Prix Fixe Yourself

By: Samvida Patel

It’s that time of the year again! What originally was a 4-day affair organized by Tim Zagat and the late Joe Baum for the reporters attending the Democratic Convention of 1992, transformed into a month-long event by the unrelenting demands of the public.  Who doesn’t love seemingly affordable splurging?  And we say seemingly because of course, when you know you’re getting a huge price cut, you may feel inclined to spend on extras, like fine wine.  So in the end, what you had hoped would be a 25-dollar lunch or a 38-dollar dinner turned into much, much more.

But…we still love it.  When else would you be able to experience fine dining, if you are one of the working middle-class majority?  Here is an eclectic mix of restaurants we have pooled together for you to consider.

La Masseria- Italian is always a safe option to go with if you don’t traverse the boundary separating conventional and novel foods, but it can become boring if you don’t frequent the right places.  La Masseria, happens to be an exception.  While they keep their dishes simple, the finesse that goes into producing balanced, flavorful food with perfectly al-dente texture is unmistakable.  The Gnocchetti di Patate alla Sorrentina embodies just that—as someone who prides herself in being an eater of all almost all non-vegetarian dishes, I would say this simple, delicate pasta is the best on the menu.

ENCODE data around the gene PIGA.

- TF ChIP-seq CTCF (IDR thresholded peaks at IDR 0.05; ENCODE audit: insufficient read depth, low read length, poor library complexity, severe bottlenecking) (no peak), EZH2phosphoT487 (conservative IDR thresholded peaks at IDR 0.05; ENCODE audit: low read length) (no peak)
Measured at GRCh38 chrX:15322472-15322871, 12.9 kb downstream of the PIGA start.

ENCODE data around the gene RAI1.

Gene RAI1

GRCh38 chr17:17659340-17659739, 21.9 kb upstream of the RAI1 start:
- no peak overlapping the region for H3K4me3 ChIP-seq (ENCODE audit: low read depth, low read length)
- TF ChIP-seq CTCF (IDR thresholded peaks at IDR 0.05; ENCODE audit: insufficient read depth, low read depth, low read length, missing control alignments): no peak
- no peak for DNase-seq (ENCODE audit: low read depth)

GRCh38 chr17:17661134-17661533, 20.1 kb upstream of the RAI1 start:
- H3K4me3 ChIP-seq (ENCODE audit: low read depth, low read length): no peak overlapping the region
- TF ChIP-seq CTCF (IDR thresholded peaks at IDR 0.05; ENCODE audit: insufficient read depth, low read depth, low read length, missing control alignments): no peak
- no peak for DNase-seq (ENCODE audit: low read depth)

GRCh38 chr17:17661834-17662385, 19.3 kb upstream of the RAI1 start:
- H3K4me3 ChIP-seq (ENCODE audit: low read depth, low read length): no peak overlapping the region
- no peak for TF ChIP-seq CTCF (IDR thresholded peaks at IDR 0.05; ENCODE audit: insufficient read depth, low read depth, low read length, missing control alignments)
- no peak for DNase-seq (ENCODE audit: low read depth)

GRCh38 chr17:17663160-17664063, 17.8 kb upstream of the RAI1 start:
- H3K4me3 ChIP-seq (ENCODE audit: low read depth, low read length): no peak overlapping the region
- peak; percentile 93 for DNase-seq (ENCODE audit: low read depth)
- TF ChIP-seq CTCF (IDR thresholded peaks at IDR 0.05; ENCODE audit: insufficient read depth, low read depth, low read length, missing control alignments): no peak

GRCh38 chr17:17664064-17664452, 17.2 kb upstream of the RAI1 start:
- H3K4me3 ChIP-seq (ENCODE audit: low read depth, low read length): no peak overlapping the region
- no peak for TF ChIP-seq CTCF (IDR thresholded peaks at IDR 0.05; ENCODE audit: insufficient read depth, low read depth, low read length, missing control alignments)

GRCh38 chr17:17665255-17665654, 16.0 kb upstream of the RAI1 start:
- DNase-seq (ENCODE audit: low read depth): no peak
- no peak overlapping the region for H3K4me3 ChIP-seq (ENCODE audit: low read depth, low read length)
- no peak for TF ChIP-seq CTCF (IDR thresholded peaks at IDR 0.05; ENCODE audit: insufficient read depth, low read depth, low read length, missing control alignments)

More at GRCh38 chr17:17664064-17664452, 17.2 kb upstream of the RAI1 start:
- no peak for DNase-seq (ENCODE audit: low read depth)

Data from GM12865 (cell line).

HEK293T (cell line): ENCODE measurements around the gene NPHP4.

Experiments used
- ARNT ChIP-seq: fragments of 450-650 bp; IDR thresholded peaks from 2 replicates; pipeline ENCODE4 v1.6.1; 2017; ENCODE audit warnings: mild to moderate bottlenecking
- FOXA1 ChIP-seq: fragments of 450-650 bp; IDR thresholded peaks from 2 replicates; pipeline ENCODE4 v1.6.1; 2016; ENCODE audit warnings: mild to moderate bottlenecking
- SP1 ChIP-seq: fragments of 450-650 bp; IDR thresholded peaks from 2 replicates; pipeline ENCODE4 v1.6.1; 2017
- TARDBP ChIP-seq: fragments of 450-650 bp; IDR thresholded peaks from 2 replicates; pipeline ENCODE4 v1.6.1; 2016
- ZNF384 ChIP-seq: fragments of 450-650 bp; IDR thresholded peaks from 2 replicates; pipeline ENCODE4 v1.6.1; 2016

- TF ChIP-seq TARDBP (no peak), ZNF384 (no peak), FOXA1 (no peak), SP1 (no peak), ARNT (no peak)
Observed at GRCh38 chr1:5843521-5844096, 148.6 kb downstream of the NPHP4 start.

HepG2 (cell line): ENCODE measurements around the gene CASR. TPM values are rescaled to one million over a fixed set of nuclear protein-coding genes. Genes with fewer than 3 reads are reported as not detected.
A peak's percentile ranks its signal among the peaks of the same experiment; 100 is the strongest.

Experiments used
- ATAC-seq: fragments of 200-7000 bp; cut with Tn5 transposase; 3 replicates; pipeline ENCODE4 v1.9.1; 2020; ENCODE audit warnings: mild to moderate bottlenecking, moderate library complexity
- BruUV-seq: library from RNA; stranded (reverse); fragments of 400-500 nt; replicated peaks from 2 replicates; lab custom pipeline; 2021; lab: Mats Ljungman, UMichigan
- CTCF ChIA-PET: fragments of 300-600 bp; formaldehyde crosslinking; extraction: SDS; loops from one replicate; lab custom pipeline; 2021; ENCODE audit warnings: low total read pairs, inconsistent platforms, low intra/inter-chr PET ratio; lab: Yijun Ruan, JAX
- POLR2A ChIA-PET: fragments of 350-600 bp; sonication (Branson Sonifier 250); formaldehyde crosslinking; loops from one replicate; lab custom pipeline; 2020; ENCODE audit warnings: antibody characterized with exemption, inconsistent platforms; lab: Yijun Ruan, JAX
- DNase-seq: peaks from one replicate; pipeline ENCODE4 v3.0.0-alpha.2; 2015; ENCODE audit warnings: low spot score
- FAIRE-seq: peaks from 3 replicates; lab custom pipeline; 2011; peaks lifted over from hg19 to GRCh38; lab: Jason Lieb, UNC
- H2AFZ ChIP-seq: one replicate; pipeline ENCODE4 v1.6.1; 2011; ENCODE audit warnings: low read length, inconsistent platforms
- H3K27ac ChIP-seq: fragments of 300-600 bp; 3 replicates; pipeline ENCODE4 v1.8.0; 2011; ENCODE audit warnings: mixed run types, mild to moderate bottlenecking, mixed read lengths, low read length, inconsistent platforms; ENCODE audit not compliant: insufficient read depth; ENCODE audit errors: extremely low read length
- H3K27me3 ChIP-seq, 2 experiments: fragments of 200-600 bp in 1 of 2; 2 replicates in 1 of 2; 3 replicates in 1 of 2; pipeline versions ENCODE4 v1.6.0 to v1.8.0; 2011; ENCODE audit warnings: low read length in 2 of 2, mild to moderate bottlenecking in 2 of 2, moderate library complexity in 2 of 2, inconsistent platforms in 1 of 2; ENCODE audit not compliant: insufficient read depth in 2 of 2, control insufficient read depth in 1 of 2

Hangawi- Sure it’s tucked away among the karaoke bars, casual eateries, and hotels that make up “K-Town,” but its name has much acclaim for its authentic, vegetarian food and traditional atmosphere.  More than the actual food, practices of the Eastern culture such as removing shoes and sitting close together on low-to-the-ground tables, offers customers an intriguing dining experience. Image

ImageAll dishes complement ambiance with their wholesome, pure quality, but the Spicy Todok Bibimbap and stone bowl stir fries particularly stand out.

Ilili- A prime member of New York City’s upmarket venues, this restaurant takes Lebanese foods to another level entirely.  To put into perspective, chefs behind these creations have been able to slash the unfortunate, most-hated-vegetable reputation that brussel sprouts carry.